Mason Turner and The Reign
Fremont Abbey Arts
Here's my write up on the Bleachbear gig from last night. It was sort of a pre CD release for their upcoming second full length, "Cowboy Movie Star" due in March.
For those that have been following Eclectic Arts for the past year, Bleachbear will be a familiar name. I wrote a lengthy piece on the Sound Off competition where they were one of the four finalists. I also wrote a detailed review of their debut CD, "Lost Parade".
And if you've been looking at the EA expansion online, then you viewed the in person video interview conducted before their gig at The Funhouse in April of 2015. Not to mention the three live clips from said gig as well.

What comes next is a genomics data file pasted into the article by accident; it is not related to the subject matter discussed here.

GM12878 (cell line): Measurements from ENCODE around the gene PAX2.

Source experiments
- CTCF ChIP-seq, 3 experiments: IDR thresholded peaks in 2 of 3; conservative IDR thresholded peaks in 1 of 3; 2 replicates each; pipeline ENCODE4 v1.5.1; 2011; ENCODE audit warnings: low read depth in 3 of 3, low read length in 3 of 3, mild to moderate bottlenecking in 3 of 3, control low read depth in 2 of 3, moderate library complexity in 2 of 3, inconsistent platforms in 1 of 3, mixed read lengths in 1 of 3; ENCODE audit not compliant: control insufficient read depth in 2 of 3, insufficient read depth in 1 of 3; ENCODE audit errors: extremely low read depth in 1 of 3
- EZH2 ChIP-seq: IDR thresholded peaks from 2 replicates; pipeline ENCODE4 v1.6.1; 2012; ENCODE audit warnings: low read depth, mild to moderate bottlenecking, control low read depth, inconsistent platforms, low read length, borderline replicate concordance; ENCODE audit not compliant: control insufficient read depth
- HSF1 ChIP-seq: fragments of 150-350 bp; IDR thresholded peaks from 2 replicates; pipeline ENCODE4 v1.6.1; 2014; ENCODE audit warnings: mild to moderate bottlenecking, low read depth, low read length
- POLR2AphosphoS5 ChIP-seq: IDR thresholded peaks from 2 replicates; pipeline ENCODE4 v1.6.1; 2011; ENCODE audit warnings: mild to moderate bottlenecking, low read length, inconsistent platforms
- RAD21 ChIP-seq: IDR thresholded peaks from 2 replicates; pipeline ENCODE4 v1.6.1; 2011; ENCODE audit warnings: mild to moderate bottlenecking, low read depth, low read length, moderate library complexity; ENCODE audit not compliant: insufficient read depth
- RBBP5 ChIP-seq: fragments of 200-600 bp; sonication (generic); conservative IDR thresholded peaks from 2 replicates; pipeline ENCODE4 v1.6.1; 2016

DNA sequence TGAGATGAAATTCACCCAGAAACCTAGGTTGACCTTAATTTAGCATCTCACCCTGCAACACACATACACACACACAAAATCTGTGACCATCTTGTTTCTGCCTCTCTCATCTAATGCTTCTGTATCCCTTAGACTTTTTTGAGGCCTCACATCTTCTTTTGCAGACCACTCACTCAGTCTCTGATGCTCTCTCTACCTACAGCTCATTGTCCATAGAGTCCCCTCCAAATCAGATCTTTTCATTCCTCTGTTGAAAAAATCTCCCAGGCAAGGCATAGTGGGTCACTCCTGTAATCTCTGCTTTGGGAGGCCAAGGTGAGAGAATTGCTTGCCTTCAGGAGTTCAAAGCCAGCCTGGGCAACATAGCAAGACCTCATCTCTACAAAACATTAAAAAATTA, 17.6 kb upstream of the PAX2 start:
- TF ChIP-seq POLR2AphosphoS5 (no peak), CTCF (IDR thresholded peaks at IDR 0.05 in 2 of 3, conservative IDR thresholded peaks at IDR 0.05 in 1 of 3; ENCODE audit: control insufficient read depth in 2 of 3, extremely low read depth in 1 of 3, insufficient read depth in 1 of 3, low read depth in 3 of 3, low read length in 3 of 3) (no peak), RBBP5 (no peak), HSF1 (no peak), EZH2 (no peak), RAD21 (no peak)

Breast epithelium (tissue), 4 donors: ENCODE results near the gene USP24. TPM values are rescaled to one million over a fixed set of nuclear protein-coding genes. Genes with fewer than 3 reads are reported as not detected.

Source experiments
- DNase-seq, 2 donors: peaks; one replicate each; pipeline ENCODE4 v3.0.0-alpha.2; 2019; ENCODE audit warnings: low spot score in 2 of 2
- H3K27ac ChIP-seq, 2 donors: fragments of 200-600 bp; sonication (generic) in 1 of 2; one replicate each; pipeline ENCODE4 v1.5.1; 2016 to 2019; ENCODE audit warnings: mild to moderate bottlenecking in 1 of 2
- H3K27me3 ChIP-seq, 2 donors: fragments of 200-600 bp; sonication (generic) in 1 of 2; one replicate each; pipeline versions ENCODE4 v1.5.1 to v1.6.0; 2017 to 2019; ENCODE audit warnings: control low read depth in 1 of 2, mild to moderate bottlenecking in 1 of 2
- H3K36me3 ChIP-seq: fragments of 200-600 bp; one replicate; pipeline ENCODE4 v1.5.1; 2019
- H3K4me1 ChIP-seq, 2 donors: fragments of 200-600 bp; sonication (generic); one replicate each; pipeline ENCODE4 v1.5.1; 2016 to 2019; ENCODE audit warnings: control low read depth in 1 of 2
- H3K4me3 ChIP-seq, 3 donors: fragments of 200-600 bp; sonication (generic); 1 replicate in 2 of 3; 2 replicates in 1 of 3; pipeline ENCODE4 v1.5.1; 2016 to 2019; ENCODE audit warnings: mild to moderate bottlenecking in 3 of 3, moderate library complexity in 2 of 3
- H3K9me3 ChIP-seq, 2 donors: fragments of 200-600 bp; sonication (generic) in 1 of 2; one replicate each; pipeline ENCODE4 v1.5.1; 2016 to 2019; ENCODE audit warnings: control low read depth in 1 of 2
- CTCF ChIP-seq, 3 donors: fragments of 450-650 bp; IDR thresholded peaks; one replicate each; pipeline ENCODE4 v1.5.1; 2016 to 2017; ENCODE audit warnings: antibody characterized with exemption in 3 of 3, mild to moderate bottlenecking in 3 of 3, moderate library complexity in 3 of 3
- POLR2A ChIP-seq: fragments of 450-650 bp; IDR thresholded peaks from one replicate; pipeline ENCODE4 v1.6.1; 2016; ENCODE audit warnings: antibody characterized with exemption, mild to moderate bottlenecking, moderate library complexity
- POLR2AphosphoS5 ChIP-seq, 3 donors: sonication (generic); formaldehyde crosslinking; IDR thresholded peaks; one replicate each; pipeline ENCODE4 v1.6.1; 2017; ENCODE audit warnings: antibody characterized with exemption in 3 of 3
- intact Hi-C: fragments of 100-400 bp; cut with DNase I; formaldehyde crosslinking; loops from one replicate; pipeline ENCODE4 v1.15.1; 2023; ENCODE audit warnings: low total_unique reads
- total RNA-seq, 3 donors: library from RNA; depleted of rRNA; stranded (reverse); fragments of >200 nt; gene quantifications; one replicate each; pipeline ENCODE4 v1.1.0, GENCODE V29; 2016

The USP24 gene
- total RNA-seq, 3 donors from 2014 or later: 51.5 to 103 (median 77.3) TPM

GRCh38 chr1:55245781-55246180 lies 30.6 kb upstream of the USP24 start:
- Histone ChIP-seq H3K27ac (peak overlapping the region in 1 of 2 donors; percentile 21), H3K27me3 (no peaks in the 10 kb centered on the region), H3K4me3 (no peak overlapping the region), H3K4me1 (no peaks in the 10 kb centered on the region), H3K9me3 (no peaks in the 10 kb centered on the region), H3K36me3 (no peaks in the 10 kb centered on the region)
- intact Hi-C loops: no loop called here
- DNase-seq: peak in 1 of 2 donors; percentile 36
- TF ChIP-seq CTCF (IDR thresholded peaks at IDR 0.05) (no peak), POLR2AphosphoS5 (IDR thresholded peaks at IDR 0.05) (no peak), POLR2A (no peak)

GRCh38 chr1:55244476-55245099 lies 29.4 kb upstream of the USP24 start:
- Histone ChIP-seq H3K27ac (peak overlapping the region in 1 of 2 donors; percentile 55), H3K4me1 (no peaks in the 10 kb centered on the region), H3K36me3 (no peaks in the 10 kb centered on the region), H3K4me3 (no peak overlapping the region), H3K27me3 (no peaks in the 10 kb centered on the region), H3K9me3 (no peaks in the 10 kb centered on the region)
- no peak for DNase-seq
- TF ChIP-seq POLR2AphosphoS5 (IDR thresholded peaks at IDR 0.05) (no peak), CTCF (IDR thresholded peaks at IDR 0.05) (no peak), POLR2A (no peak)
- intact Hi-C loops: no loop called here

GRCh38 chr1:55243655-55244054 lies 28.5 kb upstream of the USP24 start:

My alter ego - Seattle Next Door - completed a photo shoot with the band last weekend as well (a few examples are included in this write up).
Oh, and I was wearing my Bleachbear t-shirt last night but I think it was obscured by my jacket. Fan boy you say? Perhaps. I'd prefer to think that I'm supporting a local band that I happen to think has tremendous potential.
Before I get on with the review, I'd like to thank Sara (from Train Wreck as well as Little Sara and The Night Owls) and Anna (from SND fame among other things) for checking out the gig for another perspective outside of my own.
I had never been to the Fremont Abbey Arts. I had commented to Sara that I hadn't been on Fremont Ave here in Seattle, WA in a few years. A community based arts center, Bleachbear have a long history with the business, having started their career there back in their middle school years.
An all ages affair that was billed as a CD release (of sorts) - I suspected there would be a great turnout of family, friends, and classmates. And there was as in a sold out event!